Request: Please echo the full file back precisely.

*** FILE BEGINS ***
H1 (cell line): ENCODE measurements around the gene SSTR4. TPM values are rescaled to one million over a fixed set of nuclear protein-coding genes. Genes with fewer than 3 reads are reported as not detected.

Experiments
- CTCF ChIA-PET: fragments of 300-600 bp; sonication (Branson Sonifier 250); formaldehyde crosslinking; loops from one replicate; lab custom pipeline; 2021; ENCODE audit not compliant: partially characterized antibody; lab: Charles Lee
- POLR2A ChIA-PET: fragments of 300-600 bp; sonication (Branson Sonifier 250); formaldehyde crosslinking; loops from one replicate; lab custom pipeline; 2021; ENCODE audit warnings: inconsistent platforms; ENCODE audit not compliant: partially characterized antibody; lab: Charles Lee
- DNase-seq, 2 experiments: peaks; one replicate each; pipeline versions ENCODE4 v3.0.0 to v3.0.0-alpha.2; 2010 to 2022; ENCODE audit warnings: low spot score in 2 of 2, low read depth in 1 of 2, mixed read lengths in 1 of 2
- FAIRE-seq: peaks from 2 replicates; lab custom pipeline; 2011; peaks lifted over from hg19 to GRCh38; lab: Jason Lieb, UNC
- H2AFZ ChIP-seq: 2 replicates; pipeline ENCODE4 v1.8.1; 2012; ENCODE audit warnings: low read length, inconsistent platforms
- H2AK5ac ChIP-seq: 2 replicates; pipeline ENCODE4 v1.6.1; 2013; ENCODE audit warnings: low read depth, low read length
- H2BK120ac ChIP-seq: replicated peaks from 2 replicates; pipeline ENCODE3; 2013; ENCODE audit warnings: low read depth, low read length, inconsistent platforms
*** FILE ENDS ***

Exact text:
H1 (cell line): ENCODE measurements around the gene SSTR4. TPM values are rescaled to one million over a fixed set of nuclear protein-coding genes. Genes with fewer than 3 reads are reported as not detected.

Experiments
- CTCF ChIA-PET: fragments of 300-600 bp; sonication (Branson Sonifier 250); formaldehyde crosslinking; loops from one replicate; lab custom pipeline; 2021; ENCODE audit not compliant: partially characterized antibody; lab: Charles Lee
- POLR2A ChIA-PET: fragments of 300-600 bp; sonication (Branson Sonifier 250); formaldehyde crosslinking; loops from one replicate; lab custom pipeline; 2021; ENCODE audit warnings: inconsistent platforms; ENCODE audit not compliant: partially characterized antibody; lab: Charles Lee
- DNase-seq, 2 experiments: peaks; one replicate each; pipeline versions ENCODE4 v3.0.0 to v3.0.0-alpha.2; 2010 to 2022; ENCODE audit warnings: low spot score in 2 of 2, low read depth in 1 of 2, mixed read lengths in 1 of 2
- FAIRE-seq: peaks from 2 replicates; lab custom pipeline; 2011; peaks lifted over from hg19 to GRCh38; lab: Jason Lieb, UNC
- H2AFZ ChIP-seq: 2 replicates; pipeline ENCODE4 v1.8.1; 2012; ENCODE audit warnings: low read length, inconsistent platforms
- H2AK5ac ChIP-seq: 2 replicates; pipeline ENCODE4 v1.6.1; 2013; ENCODE audit warnings: low read depth, low read length
- H2BK120ac ChIP-seq: replicated peaks from 2 replicates; pipeline ENCODE3; 2013; ENCODE audit warnings: low read depth, low read length, inconsistent platforms